Gas Price FAQs
Now more than ever, American energy is critical for meeting demand for affordable energy and strengthening national security. If America was still importing 60 percent of its oil, the US likely couldn’t take such strong and necessary national security steps against Russia. American natural gas and oil producers are stepping up and doing everything they can to meet rising demand for affordable, reliable energy here in the U.S. and around the world. A steady rebound in the U.S. rig count, significant growth in the Permian and increasing capital investment show producers are responding. Still, production has not returned to pre-pandemic levels, and there’s an imbalance between supply and demand that’s exacerbated by Russia’s unprovoked war against Ukraine. Supply chain and workforce constraints are complicating factors, but policy matters, and there are a number of steps the administration could take right now to ensure more American natural gas and oil can reach the market as soon as possible:
Fully restore leasing on federal lands and waters.
Permit infrastructure so energy can get from where it’s produced to where it’s needed.
Act now on a 5-year offshore plan before the current program expires at the end of June.
Frequently Asked Questions and Answers:
Why haven’t recent declines in crude oil prices led to a decrease in gas prices?
First, prices at the pump do not tend to automatically drop with a decrease in the price of a barrel of crude oil. Traditionally there is a multi-week lag between global crude oil and domestic pump price changes. When recently lowered crude prices stay in place, U.S. gasoline prices historically follow.
Second, it often takes time for local competition among retail fuel stations to bring prices down at the pump. This is especially true in the case of diverse retail fuel sales, where more than 97% of stations are independently owned and not operated by the oil companies cited by President Biden.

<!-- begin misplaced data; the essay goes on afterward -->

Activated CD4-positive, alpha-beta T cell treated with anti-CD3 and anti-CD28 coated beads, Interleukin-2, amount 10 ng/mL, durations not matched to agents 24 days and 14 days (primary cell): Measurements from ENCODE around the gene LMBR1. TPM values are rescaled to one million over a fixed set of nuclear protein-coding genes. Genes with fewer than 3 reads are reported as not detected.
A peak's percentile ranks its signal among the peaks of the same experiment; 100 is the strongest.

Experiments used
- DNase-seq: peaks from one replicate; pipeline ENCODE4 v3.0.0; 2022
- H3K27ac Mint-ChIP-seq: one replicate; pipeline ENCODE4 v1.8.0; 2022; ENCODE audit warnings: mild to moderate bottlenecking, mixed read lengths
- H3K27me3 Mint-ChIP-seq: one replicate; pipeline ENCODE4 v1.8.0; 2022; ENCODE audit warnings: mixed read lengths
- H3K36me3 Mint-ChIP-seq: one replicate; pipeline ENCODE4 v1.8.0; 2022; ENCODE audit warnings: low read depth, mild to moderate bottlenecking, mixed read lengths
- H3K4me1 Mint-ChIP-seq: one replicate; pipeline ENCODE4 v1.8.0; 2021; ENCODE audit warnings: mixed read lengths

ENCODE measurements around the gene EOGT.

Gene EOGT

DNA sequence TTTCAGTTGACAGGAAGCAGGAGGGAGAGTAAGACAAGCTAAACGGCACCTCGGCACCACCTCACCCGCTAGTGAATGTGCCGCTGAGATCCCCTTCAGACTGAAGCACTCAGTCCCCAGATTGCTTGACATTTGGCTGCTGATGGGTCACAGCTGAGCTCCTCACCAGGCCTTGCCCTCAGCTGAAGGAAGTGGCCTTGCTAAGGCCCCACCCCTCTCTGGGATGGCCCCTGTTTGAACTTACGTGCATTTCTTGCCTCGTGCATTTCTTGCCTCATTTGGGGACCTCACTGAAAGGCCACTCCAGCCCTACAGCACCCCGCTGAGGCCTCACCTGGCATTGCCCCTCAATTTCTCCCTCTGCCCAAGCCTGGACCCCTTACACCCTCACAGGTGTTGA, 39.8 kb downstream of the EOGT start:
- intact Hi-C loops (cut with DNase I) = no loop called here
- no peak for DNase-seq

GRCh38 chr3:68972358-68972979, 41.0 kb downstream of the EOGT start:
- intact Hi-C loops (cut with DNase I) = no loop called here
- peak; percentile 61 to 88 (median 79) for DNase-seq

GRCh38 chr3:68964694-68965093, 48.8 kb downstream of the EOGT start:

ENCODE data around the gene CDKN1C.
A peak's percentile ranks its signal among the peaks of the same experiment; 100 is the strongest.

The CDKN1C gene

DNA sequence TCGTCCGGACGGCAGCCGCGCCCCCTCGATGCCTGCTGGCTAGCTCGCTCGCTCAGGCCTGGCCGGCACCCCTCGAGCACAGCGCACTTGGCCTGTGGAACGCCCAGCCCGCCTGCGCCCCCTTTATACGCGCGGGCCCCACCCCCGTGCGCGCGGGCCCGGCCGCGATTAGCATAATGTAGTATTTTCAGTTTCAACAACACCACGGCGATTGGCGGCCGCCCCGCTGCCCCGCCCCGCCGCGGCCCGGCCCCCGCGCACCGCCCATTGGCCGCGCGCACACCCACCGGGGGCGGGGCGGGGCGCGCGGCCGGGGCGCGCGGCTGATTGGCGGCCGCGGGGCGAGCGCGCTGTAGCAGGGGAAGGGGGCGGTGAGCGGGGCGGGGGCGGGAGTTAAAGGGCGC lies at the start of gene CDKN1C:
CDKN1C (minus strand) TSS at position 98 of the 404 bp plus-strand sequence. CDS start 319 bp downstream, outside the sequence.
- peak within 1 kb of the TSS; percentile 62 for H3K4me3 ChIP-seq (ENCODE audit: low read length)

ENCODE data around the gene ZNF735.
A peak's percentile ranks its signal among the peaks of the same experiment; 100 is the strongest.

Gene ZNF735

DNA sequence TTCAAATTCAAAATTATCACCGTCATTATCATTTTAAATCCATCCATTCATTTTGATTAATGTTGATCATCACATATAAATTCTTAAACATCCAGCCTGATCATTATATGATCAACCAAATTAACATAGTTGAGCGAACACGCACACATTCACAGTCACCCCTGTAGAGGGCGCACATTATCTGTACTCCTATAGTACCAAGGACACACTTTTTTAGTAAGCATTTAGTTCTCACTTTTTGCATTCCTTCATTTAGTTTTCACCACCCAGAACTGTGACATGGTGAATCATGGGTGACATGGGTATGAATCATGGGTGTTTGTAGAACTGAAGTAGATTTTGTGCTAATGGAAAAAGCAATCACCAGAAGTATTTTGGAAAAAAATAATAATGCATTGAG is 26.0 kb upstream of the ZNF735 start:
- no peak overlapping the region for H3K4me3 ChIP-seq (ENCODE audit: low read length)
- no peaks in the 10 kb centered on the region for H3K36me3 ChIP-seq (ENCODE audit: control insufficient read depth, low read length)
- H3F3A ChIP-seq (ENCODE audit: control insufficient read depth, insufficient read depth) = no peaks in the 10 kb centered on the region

Bottom line: Crude oil costs, local conditions and vendor competition all factor into prices at the pump.
What is your response to the request for oil company CEOs to testify before the House Energy and Commerce Committee?
The American people seek solutions from their elected leaders to help alleviate the pain they are feeling at the pump. Congress and the Biden administration should focus on policies that increase US supply and encourage investment when it is needed most, rather than political grandstanding.
The White House continues to say the industry is price gouging, and now some Democrats introduced legislation proposing a windfall tax on oil companies. What’s your response?
Repeated in-depth investigations by the FTC have shown that changes in gasoline prices are based on market factors and are not due to illegal behavior. The American people are looking for solutions, not finger pointing. The price at the pump that Americans are currently paying is a function of increased demand and lagging supply combined with the geopolitical turmoil resulting from Russia’s aggression in Ukraine.
Lawmakers should focus on policies that increase US supply to help mitigate the situation rather than political grandstanding that does nothing but discourage investment at a time when it’s needed the most.
How will the ban on Russian imports impact prices?